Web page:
If We Don’t Have Time to Do the Standards Right, When Will We Have Time to Do Them Over?
As 46 states move to adopt Common Core State Standards, the opportunity may never be better to rethink not only standards themselves, but also how we get students interested in learning.
Let's face it. We haven't always done a good job getting kids interested in learning. Studies suggest that the longer students stay in school, the less motivated they become; their intrinsic motivation in core subject areas begins to drop off around age 9 (PDF) and continues to fall throughout secondary school years. By the time they reach high school, a national survey of 81,000 students (PDF) found that nearly two-thirds of them (65 percent) report being bored in class on a daily basis.
As educators nationwide labor to bring Common Core standards into their schools and classrooms, a recent study conducted by economist Steven Levitt, author of the popular book Freakonomics, may give us pause. Levitt and his colleagues gave some 7,000 students in the Chicago area small rewards (e.g., cash prizes up to $20 for older students or $3 value trophies for younger ones) to see whether simple bribes would entice them to perform better on standardized tests.
Surprisingly, the bribes worked: students promised rewards for good performance demonstrated about 5–6 months more learning than those who did not. But here's the real kicker: the students only learned about the rewards when they sat down for the test, so they weren't prepping any differently, just taking the tests more seriously. And in most cases, these were the same standardized tests that were being used to hold teachers and schools accountable. All of this begs the question: have we spent the past 20 years adopting standards, creating related assessments, and designing complex accountability systems to raise student performance, yet neglected to persuade students why any of it should matter to them?
And are we about to make the same mistake all over again with the common core?
So what's the answer? Bribing students so that they will play along with our accountability schemes? Probably not. External rewards tend to have diminishing effects over time, requiring greater dosages (or payouts) to be effective. Moreover, they can serve to undermine intrinsic motivation, which can have an even more powerful, long-term influence on student learning.
In Union School District in Tulsa, Okla., they've found a better way to get students to take learning seriously. Through a summer program called "Cosmic Chemistry," a team from McREL gave teenagers, many of whom were initially identified as unlikely to enroll in high school chemistry courses, an opportunity to interact with NASA scientists and experience hands-on, applied science and the joy of discovery. Eighty percent of the students in the course later enrolled in advanced placement chemistry.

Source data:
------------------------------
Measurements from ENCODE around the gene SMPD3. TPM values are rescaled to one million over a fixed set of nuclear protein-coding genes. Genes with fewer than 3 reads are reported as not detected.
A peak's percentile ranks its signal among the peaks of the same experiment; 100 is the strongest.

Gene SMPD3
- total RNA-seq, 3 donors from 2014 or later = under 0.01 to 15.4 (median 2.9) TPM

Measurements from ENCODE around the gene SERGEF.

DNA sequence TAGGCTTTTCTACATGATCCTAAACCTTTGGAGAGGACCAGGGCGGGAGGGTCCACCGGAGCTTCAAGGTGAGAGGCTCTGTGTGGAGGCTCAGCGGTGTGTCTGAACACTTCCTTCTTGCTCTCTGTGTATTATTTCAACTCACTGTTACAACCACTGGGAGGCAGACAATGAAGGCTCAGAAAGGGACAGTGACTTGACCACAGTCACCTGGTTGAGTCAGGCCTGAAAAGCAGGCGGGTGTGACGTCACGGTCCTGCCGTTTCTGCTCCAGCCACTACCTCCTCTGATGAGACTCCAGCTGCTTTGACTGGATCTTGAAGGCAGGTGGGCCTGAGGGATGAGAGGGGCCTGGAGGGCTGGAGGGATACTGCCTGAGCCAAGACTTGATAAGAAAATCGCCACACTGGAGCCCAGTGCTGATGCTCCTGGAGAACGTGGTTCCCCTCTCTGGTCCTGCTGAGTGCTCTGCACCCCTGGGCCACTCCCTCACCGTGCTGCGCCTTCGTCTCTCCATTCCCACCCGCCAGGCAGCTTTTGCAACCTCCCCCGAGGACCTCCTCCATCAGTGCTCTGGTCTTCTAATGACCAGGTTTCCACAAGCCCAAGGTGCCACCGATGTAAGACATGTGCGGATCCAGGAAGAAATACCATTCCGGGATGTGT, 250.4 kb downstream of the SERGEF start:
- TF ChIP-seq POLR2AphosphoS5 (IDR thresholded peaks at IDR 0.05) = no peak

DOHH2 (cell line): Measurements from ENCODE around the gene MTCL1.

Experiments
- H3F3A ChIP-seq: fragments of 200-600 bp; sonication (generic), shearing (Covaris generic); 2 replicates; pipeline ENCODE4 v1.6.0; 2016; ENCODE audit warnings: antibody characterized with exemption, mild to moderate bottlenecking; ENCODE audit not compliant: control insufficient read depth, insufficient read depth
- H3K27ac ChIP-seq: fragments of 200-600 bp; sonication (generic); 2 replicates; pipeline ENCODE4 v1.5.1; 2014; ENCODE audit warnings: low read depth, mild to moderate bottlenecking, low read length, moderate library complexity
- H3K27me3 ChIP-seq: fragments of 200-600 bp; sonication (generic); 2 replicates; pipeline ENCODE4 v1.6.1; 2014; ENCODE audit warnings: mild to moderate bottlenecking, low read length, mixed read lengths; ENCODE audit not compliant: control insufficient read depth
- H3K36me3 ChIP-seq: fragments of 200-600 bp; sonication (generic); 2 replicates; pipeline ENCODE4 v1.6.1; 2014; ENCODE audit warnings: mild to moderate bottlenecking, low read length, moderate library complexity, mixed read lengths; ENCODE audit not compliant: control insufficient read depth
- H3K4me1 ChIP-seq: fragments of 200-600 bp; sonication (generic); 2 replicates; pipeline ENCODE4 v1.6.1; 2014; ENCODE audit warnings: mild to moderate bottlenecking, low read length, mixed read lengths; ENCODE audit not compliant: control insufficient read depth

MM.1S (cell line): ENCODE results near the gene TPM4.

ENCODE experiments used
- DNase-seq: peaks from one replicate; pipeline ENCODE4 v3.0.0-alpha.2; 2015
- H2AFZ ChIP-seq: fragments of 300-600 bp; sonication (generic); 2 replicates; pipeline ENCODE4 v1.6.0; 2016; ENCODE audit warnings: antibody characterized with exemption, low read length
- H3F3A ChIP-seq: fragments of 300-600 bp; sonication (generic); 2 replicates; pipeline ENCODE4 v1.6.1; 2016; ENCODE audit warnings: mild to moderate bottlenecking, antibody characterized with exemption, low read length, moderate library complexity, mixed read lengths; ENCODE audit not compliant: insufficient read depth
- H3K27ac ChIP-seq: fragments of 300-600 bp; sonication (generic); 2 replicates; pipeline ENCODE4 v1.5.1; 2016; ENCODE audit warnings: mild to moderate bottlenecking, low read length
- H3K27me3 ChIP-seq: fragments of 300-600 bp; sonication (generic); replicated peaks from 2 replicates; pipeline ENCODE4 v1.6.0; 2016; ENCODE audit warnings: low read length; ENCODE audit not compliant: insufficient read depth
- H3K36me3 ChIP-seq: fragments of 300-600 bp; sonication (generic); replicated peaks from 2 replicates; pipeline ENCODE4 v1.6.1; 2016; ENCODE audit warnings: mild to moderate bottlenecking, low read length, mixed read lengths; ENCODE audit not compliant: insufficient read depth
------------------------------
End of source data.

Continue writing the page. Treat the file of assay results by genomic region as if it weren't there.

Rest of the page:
This suggests that when we consider student motivation and help students understand what's in standards-based learning for them, we can create relevance in their learning and get them fully engaged without resorting to bribes.
As I've written in my "research says" column in Educational Leadership, project-based learning and providing students with some choice in their learning are but one way that teachers can make standards engaging. Here's an important tip (and caveat) about projects: they should be built around a driving question. Instead of just asking students to, for example, build and fly a rocket, you should challenge them to determine what components of rocket design will make them fly higher.
Fortunately, the Common Core standards have been specifically designed to arrange learning into clusters or blocks around "critical areas" or "big ideas" (PDF), which in turn lend themselves to creating projects and assignments built around driving questions.
Sure, all of this takes a bit more planning, ingenuity, and effort, but the results suggest that it's worth it. Fortunately, teachers don't have to go it alone when designing engaging, standards-based lessons. There are many resources out there to help spark creative thinking and classrooms, such as the nonprofit Buck Institute, which offers a library of ideas of project-based learning, many of them tied to Common Core standards.
Given that implementing the new standards is an enormous task, some might be inclined to focus first on embedding the new standards in classrooms and only then making them engaging for students. Yet we might do well to recall the words of the late basketball coach John Wooden, who famously asked, "If you don't have time to do it right, when will you have time to do it over?"
Bryan Goodwin is chief operating officer at McREL in Denver, Colo. He is the author of Simply Better: Doing What Matters Most to Change the Odds for Student Success (ASCD, 2011) and writes a regular research column for Educational Leadership. Goodwin was a guest on the November 2012 episode of the Whole Child Podcast where he and the other guests discussed fair and effective teacher evaluation.